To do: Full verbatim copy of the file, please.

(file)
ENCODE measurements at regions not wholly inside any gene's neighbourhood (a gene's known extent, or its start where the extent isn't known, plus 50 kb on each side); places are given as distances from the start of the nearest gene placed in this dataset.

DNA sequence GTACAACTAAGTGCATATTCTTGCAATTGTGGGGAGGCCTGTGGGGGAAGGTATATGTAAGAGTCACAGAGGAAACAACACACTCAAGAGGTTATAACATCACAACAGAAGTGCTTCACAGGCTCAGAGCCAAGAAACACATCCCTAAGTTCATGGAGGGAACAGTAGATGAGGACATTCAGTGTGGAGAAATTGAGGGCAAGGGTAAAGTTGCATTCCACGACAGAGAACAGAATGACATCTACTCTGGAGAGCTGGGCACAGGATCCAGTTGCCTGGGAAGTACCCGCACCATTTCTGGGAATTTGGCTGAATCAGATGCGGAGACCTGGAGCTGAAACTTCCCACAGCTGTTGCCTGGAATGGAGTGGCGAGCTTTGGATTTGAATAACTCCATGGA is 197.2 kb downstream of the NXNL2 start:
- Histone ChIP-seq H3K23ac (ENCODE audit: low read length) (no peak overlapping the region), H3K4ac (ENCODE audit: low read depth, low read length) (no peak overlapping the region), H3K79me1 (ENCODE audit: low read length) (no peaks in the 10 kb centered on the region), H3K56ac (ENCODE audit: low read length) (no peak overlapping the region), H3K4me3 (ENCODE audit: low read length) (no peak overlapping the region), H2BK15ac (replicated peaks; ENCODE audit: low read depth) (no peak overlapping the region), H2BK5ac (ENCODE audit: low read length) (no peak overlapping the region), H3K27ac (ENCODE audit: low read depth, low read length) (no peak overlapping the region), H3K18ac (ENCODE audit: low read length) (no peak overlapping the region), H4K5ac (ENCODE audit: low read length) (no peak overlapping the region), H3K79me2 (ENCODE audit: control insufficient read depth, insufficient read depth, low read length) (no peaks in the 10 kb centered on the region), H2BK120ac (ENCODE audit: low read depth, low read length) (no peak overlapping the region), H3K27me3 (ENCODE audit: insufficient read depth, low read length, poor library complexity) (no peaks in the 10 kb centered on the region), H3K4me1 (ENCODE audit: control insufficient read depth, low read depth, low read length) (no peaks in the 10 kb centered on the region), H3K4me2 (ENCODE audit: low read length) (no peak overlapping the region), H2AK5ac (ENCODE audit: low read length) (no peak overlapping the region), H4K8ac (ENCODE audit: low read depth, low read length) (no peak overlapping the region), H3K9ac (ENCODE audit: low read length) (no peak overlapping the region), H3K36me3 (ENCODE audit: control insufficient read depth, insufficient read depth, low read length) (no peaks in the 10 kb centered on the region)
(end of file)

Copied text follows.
ENCODE measurements at regions not wholly inside any gene's neighbourhood (a gene's known extent, or its start where the extent isn't known, plus 50 kb on each side); places are given as distances from the start of the nearest gene placed in this dataset.

DNA sequence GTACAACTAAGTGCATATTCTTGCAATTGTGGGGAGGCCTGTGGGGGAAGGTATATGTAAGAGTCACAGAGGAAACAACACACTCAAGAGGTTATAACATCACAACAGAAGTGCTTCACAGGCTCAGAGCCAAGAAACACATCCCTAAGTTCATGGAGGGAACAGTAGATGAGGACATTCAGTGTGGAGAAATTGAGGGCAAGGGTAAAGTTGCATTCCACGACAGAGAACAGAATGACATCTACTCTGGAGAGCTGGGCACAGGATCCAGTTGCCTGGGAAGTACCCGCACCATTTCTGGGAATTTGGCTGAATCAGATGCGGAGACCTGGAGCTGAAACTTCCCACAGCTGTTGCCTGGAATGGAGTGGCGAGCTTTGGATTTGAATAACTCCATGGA is 197.2 kb downstream of the NXNL2 start:
- Histone ChIP-seq H3K23ac (ENCODE audit: low read length) (no peak overlapping the region), H3K4ac (ENCODE audit: low read depth, low read length) (no peak overlapping the region), H3K79me1 (ENCODE audit: low read length) (no peaks in the 10 kb centered on the region), H3K56ac (ENCODE audit: low read length) (no peak overlapping the region), H3K4me3 (ENCODE audit: low read length) (no peak overlapping the region), H2BK15ac (replicated peaks; ENCODE audit: low read depth) (no peak overlapping the region), H2BK5ac (ENCODE audit: low read length) (no peak overlapping the region), H3K27ac (ENCODE audit: low read depth, low read length) (no peak overlapping the region), H3K18ac (ENCODE audit: low read length) (no peak overlapping the region), H4K5ac (ENCODE audit: low read length) (no peak overlapping the region), H3K79me2 (ENCODE audit: control insufficient read depth, insufficient read depth, low read length) (no peaks in the 10 kb centered on the region), H2BK120ac (ENCODE audit: low read depth, low read length) (no peak overlapping the region), H3K27me3 (ENCODE audit: insufficient read depth, low read length, poor library complexity) (no peaks in the 10 kb centered on the region), H3K4me1 (ENCODE audit: control insufficient read depth, low read depth, low read length) (no peaks in the 10 kb centered on the region), H3K4me2 (ENCODE audit: low read length) (no peak overlapping the region), H2AK5ac (ENCODE audit: low read length) (no peak overlapping the region), H4K8ac (ENCODE audit: low read depth, low read length) (no peak overlapping the region), H3K9ac (ENCODE audit: low read length) (no peak overlapping the region), H3K36me3 (ENCODE audit: control insufficient read depth, insufficient read depth, low read length) (no peaks in the 10 kb centered on the region)